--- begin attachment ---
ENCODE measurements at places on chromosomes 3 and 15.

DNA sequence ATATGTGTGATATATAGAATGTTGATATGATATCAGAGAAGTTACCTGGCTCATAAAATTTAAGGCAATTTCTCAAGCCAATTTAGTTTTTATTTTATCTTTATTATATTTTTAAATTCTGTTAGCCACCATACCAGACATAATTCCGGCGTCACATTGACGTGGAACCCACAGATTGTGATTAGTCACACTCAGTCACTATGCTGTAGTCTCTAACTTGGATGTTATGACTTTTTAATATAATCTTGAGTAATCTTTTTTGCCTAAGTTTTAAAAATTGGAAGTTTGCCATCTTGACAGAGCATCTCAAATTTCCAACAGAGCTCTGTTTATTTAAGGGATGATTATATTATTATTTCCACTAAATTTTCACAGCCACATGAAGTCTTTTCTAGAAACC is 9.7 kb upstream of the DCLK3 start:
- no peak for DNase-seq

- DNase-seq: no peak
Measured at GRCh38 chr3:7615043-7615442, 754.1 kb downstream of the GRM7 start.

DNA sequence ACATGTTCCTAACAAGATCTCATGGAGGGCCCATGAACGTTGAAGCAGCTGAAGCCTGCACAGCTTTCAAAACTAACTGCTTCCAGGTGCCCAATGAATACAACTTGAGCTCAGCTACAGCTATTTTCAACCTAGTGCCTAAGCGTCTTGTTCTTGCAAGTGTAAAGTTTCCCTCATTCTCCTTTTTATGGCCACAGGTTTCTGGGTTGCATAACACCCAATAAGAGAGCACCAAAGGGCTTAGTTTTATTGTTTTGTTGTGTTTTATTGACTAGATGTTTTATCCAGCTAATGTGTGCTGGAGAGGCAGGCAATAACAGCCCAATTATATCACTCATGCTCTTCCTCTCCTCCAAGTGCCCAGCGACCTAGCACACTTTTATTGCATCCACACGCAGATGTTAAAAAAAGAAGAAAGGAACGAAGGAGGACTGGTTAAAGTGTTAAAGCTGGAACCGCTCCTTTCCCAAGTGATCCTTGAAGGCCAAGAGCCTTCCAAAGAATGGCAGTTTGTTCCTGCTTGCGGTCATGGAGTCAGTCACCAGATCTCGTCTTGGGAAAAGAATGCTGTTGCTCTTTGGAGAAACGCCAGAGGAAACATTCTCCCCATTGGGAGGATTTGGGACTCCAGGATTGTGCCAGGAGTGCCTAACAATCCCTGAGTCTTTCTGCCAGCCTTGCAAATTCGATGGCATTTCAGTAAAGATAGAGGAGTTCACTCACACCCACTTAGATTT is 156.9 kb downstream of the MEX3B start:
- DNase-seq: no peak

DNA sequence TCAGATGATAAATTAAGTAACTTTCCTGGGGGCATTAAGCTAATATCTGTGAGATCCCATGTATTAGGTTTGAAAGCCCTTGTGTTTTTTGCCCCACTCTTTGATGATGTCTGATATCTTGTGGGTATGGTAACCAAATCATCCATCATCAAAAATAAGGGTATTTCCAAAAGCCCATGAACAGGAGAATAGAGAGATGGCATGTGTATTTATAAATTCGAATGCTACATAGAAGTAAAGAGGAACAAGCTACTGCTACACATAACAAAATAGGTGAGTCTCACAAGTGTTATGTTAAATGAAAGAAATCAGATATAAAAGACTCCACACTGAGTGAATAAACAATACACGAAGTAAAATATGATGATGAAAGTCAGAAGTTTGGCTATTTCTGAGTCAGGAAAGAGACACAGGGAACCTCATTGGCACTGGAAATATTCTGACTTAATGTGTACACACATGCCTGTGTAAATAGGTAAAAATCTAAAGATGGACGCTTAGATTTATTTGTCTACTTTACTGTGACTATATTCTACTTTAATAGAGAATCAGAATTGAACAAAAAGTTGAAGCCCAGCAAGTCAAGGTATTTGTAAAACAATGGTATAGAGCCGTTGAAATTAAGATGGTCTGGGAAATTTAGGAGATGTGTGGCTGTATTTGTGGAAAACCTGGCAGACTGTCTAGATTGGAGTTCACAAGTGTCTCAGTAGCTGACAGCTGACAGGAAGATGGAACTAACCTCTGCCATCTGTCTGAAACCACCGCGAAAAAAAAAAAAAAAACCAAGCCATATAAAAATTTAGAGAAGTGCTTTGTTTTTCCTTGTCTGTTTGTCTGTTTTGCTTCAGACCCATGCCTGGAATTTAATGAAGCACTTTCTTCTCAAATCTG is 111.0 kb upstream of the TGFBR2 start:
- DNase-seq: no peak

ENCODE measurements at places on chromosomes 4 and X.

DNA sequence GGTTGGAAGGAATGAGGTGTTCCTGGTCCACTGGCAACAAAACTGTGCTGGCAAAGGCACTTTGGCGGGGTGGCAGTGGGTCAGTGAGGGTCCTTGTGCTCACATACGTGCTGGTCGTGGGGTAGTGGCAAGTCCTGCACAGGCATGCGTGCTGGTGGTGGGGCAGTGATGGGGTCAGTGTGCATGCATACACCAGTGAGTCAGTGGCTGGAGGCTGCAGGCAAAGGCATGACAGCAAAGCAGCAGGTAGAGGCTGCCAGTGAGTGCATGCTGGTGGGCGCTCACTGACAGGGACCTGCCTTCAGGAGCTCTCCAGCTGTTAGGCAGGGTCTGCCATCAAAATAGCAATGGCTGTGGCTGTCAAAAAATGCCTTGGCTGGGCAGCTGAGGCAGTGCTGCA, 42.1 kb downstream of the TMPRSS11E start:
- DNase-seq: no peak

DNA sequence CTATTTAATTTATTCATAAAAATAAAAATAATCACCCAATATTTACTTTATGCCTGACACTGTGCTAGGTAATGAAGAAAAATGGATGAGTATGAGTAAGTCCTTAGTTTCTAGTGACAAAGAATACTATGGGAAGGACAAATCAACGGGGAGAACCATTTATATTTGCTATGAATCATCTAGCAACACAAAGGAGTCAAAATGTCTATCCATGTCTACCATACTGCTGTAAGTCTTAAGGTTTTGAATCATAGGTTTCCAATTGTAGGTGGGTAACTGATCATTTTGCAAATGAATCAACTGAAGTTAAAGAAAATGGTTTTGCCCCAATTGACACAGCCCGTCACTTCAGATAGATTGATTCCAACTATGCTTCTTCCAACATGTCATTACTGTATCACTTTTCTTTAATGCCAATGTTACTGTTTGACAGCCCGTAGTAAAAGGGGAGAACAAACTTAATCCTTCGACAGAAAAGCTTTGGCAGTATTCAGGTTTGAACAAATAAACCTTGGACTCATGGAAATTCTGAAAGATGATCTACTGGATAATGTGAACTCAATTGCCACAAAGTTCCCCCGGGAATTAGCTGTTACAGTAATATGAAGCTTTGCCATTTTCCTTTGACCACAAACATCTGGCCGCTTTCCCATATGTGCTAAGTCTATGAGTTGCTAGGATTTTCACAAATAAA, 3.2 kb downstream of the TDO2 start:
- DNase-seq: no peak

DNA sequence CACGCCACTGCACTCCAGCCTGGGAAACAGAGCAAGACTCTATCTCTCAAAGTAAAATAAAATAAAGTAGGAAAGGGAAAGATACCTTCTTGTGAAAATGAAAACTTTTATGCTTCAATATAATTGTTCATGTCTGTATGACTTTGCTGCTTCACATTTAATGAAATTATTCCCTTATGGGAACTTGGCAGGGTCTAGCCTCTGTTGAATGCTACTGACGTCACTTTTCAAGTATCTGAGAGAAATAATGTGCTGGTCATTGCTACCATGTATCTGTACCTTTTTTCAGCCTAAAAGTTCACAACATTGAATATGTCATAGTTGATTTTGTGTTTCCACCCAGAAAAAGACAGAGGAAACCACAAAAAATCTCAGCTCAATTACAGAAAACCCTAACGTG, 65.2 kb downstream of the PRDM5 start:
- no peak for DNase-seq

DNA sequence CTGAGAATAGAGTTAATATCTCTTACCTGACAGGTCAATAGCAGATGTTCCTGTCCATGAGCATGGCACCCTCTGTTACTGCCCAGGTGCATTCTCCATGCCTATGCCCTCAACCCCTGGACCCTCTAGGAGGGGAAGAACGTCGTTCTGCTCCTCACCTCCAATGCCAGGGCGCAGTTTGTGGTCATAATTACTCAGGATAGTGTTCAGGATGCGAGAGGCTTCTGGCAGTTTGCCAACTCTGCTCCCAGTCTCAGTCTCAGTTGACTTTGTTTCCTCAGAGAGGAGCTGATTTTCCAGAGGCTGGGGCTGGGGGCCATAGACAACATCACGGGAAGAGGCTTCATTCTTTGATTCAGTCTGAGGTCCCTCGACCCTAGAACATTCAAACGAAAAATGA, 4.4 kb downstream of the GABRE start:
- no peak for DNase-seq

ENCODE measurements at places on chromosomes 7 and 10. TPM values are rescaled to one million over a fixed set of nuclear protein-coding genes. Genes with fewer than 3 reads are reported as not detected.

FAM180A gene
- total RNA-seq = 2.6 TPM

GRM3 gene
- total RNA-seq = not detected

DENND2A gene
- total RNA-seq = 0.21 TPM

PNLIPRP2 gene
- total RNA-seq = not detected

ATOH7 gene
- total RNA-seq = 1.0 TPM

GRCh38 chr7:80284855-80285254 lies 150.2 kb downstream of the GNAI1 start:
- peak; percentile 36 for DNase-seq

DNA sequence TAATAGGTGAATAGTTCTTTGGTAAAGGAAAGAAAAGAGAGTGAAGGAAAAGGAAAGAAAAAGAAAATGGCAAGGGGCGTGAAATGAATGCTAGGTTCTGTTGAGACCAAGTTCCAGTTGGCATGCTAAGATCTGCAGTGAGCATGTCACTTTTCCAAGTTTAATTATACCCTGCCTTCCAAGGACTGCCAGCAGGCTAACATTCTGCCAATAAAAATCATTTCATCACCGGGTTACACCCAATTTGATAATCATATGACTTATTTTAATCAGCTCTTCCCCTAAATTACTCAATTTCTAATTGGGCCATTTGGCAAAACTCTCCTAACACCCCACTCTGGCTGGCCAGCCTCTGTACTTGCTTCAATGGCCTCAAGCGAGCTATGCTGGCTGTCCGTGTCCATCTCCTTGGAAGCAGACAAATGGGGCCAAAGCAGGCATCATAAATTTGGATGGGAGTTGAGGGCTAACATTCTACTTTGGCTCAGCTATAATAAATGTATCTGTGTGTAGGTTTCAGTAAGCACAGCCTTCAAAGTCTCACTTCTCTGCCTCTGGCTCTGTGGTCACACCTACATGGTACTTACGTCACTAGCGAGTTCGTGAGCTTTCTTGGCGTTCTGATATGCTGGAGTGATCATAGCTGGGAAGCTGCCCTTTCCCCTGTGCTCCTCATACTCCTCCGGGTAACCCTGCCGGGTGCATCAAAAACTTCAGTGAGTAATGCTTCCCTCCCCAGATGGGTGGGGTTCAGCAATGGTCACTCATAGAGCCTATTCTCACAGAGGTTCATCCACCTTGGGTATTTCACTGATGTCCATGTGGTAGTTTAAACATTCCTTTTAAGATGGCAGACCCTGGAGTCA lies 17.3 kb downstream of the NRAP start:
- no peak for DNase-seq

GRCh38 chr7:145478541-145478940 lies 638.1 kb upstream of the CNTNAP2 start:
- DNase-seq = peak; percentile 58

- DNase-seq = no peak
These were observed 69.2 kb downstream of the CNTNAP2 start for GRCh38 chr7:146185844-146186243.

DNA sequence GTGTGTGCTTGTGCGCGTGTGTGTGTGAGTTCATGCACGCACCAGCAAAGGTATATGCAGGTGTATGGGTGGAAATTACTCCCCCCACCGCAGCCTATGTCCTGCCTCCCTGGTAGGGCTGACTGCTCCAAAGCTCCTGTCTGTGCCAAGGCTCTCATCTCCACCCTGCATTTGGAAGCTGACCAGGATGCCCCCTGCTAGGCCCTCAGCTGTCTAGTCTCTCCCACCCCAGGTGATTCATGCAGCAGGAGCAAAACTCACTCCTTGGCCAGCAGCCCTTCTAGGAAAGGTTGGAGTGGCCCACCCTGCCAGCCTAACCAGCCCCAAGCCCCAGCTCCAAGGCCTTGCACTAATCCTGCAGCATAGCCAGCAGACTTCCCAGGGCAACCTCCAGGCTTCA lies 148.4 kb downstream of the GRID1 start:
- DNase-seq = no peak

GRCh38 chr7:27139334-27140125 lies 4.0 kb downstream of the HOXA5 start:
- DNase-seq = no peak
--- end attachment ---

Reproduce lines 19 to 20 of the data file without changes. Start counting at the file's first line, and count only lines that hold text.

ENCODE measurements at places on chromosomes 7 and 10. TPM values are rescaled to one million over a fixed set of nuclear protein-coding genes. Genes with fewer than 3 reads are reported as not detected.

FAM180A gene